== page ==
Network Will Monitor Research in Developing World
By Emily Hayes
LONDON May 30, 2002 (Reuters Health)
An international network aimed at raising ethical standards for clinical trials in developing countries is set to be formally established next month with the backing of the pharmaceutical industry.
The organisation, called SIDCER (Strategic Initiative for Developing Capacity in Ethical Review), is to be officially set up at a meeting scheduled for June 17-18 in the United States. It will act as a central fund-raising and communications body for regional forums seeking to implement new ethical standards.
SIDCER has existed on an informal basis for about 2 years. It began as part of the World Health Organisation's Tropical Disease Research (TDR) department, and led to the development of several regional ethical and educational forums covering Africa, Asia Pacific and Latin America.
Until now, organisers have devoted their spare time to the project on an ad hoc basis when their schedules permitted and there have been no full-time staff to raise the profile of the organisation and to assume responsibility for its progress. So far, SIDCER has had no fund-raising efforts and has been run on a shoe-string budget.
The new central coordinating organisation will have a full-time secretariat to run operations and for the first time will be applying for grants from non-governmental organisations, according to Juntra Karbwang, SIDCER project manager and clinical coordinator at the TDR. The change is significant because it will allow SIDCER to influence change in developing countries at a much faster pace, she said.
Initially it will be based alongside the TDR, with involvement from member groups. A business plan and budget will be created in the coming weeks and a management team will be selected at the formation meeting in mid-June. Participating organisations must approve the business plan for the official launch to go ahead, but members are in agreement about SIDCER's future and are likely to approve, Karbwang said.
In coming months, SIDCER meetings are planned in a number of countries, including Thailand and Kenya, offering health officials the opportunity to explore means of tightening their review regimes.
Industry leaders hope the network will help them avoid repeats of past media and activist claims of unethical practices in third world countries, particularly with respect to AIDS (news - web sites) drug trials in Africa.
Dr. Harvey Bale, director general of the International Federation of Pharmaceutical Manufacturers Associations, which has been closely involved with SIDCER, said the absence of national programs to monitor ethical practices means drug companies are easy targets for criticism. The issue is becoming crucial as manufacturers perform more trials in developing countries.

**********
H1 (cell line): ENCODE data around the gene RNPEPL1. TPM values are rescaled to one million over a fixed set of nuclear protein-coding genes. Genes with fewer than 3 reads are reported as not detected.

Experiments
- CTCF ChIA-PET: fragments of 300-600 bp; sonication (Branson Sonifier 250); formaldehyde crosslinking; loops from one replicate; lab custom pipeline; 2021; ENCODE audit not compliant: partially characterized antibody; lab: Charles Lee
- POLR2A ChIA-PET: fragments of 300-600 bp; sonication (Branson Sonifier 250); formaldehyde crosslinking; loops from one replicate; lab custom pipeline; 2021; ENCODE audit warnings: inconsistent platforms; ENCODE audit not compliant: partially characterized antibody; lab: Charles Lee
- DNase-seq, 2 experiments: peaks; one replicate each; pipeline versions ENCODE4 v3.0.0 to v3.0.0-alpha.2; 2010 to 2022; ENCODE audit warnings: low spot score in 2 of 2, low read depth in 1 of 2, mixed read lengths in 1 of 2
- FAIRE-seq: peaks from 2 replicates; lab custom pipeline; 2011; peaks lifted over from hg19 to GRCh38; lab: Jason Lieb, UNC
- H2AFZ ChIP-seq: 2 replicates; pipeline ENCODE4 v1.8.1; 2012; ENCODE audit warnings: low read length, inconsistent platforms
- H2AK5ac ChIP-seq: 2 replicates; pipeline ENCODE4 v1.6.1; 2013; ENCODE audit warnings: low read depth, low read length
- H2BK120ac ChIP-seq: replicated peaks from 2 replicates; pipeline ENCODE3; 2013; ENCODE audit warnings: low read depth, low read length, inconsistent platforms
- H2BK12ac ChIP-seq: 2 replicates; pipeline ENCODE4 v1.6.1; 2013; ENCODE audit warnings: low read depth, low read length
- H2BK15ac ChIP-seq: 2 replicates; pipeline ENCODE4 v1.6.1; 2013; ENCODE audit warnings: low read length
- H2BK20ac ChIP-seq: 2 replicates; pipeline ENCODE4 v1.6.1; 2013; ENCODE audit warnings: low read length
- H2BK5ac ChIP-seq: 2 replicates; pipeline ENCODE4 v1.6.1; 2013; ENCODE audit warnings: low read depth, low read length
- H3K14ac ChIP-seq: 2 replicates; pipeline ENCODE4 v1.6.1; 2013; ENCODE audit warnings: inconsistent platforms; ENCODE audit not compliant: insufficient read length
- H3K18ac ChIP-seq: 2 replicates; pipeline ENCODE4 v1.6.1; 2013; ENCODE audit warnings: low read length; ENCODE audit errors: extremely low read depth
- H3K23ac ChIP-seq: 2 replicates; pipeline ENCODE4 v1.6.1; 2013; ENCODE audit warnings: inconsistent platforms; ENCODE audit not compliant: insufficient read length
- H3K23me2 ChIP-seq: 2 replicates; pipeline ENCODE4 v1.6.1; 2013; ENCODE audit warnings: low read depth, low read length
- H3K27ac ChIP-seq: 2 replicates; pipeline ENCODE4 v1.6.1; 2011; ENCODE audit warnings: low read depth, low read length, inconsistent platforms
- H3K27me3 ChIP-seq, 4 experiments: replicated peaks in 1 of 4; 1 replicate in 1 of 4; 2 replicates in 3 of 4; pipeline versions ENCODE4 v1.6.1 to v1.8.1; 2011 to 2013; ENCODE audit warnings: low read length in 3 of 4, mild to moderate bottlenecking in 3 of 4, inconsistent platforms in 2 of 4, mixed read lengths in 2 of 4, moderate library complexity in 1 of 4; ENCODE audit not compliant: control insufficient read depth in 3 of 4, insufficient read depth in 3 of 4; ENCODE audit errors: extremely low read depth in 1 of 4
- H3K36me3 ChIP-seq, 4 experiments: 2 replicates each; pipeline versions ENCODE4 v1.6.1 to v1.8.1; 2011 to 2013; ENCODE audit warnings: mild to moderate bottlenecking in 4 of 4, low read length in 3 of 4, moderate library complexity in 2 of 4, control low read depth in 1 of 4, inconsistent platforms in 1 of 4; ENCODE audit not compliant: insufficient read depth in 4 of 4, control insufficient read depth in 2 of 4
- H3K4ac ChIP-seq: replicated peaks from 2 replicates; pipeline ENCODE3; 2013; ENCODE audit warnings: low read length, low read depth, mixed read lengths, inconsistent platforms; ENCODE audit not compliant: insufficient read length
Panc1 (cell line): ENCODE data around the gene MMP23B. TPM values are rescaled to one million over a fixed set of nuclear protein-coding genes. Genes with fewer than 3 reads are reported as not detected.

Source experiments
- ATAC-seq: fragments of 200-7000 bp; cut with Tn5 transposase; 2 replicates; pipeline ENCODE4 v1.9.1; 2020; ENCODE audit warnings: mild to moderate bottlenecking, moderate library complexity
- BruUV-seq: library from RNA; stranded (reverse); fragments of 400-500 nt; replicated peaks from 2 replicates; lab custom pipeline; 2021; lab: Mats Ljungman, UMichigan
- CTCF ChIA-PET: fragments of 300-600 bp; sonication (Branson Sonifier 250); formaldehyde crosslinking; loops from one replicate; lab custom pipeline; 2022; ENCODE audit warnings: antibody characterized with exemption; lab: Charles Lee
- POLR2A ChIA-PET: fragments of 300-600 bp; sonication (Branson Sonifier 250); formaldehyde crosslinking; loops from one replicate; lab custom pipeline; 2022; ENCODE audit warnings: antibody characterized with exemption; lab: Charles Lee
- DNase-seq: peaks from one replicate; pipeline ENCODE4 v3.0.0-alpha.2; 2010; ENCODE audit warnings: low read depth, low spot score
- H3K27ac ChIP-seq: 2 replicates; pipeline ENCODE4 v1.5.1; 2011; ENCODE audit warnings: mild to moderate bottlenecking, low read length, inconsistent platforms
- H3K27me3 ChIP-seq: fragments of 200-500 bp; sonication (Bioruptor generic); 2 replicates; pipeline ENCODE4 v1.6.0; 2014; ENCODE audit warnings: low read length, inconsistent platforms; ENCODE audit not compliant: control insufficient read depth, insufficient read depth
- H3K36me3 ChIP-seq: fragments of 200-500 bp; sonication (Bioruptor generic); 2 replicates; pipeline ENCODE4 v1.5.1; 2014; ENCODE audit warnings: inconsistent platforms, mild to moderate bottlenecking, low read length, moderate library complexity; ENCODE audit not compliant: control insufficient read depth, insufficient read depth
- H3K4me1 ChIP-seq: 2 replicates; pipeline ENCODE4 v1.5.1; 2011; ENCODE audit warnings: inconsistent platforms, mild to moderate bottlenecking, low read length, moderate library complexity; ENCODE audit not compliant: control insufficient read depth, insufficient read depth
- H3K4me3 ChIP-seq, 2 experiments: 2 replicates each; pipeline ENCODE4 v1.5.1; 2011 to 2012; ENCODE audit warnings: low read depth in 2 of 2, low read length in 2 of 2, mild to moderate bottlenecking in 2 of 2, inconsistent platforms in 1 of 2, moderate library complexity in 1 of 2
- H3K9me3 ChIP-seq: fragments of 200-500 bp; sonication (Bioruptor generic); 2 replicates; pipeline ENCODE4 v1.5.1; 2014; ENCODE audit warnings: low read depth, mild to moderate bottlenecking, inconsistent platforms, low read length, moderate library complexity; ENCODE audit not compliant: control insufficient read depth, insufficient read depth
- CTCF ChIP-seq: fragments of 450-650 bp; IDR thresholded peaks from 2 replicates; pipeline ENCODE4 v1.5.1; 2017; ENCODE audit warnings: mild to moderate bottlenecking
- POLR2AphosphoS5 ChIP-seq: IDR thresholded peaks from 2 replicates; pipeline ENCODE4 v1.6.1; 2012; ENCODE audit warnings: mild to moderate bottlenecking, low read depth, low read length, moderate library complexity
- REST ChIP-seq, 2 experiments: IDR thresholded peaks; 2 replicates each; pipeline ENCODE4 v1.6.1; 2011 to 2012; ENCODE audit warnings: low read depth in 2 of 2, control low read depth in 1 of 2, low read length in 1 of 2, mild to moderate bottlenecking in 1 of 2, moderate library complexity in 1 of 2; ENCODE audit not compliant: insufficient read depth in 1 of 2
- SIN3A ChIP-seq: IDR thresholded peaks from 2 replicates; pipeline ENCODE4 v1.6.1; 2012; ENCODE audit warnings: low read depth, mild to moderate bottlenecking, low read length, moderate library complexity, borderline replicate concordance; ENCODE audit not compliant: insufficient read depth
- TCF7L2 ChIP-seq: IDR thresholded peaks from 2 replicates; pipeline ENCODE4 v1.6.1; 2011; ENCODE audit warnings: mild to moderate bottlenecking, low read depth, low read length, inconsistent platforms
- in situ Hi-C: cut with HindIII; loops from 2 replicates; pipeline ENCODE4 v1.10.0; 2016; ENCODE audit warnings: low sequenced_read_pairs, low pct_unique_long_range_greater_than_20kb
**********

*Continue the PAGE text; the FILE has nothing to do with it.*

"No company wants to be exposed to criticism. Ethics are subjective, and there is a need in the developing world to create more comprehensive ethical review committees," he said. "We would like to avoid future problems by establishing proper reporting procedures for the conduct of clinical trials."
There are already global guidelines and national regulations to rein in manufacturers but there is a dearth of formal ethical review bodies in much of the developing world.
Aside from the risk of public relations disasters, the lack of ethical standards also has commercial ramifications. According to Bale, one drug company recently tested an important antiviral drug in a developing country, but was unable to get it approved in a developed nation because the trial standards were considered lacking.
"Industry is not interested in what one would call a free market in clinical trials. That concept is not appropriate," Bale said.
It is also in the developing world's interest to host trials, said Dr. Francis Crawley, head of the European Forum for Good Clinical Practice and SIDCER project coordinator.
"Research is very important for building healthcare systems in developing countries, but at the same time you need to ensure it is not done in a way that is disrespectful of people," he said.
Regional forums have already made headway, said Karbwang. For example, the Asia group has been instrumental in changing policy in Thailand.
Two years ago, there was no compulsory ethical review system in place in that country, Karbwang said. Pharmaceutical companies were regulated, but were providing drugs to physicians involved in unmonitored trials. Now, all investigators must submit research plans to an ethical review committee before commencing a trial.
In the past week, public health leaders in Thailand have been finalising proposals for national ethical review standards and similar reforms throughout Asia are likely, she said.
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